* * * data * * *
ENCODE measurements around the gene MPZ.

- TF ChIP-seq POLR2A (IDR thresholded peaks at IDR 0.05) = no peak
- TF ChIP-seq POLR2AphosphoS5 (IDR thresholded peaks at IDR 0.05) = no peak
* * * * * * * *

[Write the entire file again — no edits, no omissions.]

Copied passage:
ENCODE measurements around the gene MPZ.

- TF ChIP-seq POLR2A (IDR thresholded peaks at IDR 0.05) = no peak
- TF ChIP-seq POLR2AphosphoS5 (IDR thresholded peaks at IDR 0.05) = no peak